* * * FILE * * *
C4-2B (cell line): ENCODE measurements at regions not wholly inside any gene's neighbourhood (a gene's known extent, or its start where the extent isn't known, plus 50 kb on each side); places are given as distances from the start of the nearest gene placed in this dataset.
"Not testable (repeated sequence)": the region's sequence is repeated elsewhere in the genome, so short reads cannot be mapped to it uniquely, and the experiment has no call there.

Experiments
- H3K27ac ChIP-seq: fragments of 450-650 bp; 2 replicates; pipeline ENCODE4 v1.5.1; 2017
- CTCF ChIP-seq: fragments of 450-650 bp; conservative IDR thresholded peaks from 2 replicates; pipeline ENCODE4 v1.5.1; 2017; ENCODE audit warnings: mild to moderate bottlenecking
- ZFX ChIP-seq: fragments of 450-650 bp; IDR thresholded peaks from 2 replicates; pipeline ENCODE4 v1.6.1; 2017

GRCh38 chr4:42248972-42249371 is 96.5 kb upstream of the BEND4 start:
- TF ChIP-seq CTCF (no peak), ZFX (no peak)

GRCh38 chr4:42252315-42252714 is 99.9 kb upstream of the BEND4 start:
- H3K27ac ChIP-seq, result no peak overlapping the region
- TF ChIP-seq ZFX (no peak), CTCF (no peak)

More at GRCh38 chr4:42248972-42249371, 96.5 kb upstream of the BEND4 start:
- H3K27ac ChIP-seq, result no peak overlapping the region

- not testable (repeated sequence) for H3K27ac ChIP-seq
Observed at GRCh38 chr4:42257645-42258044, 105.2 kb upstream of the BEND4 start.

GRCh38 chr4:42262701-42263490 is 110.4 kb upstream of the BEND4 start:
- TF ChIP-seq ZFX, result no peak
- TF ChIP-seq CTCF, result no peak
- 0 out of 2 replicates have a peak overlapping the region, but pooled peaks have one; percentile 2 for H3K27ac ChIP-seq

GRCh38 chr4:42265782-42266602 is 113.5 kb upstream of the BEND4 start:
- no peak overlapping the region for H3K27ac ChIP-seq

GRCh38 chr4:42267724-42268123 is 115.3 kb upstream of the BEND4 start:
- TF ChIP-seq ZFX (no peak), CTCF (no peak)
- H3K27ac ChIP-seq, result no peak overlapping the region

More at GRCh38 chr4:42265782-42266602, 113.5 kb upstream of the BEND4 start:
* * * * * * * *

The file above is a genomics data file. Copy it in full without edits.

C4-2B (cell line): ENCODE measurements at regions not wholly inside any gene's neighbourhood (a gene's known extent, or its start where the extent isn't known, plus 50 kb on each side); places are given as distances from the start of the nearest gene placed in this dataset.
"Not testable (repeated sequence)": the region's sequence is repeated elsewhere in the genome, so short reads cannot be mapped to it uniquely, and the experiment has no call there.

Experiments
- H3K27ac ChIP-seq: fragments of 450-650 bp; 2 replicates; pipeline ENCODE4 v1.5.1; 2017
- CTCF ChIP-seq: fragments of 450-650 bp; conservative IDR thresholded peaks from 2 replicates; pipeline ENCODE4 v1.5.1; 2017; ENCODE audit warnings: mild to moderate bottlenecking
- ZFX ChIP-seq: fragments of 450-650 bp; IDR thresholded peaks from 2 replicates; pipeline ENCODE4 v1.6.1; 2017

GRCh38 chr4:42248972-42249371 is 96.5 kb upstream of the BEND4 start:
- TF ChIP-seq CTCF (no peak), ZFX (no peak)

GRCh38 chr4:42252315-42252714 is 99.9 kb upstream of the BEND4 start:
- H3K27ac ChIP-seq, result no peak overlapping the region
- TF ChIP-seq ZFX (no peak), CTCF (no peak)

More at GRCh38 chr4:42248972-42249371, 96.5 kb upstream of the BEND4 start:
- H3K27ac ChIP-seq, result no peak overlapping the region

- not testable (repeated sequence) for H3K27ac ChIP-seq
Observed at GRCh38 chr4:42257645-42258044, 105.2 kb upstream of the BEND4 start.

GRCh38 chr4:42262701-42263490 is 110.4 kb upstream of the BEND4 start:
- TF ChIP-seq ZFX, result no peak
- TF ChIP-seq CTCF, result no peak
- 0 out of 2 replicates have a peak overlapping the region, but pooled peaks have one; percentile 2 for H3K27ac ChIP-seq

GRCh38 chr4:42265782-42266602 is 113.5 kb upstream of the BEND4 start:
- no peak overlapping the region for H3K27ac ChIP-seq

GRCh38 chr4:42267724-42268123 is 115.3 kb upstream of the BEND4 start:
- TF ChIP-seq ZFX (no peak), CTCF (no peak)
- H3K27ac ChIP-seq, result no peak overlapping the region

More at GRCh38 chr4:42265782-42266602, 113.5 kb upstream of the BEND4 start: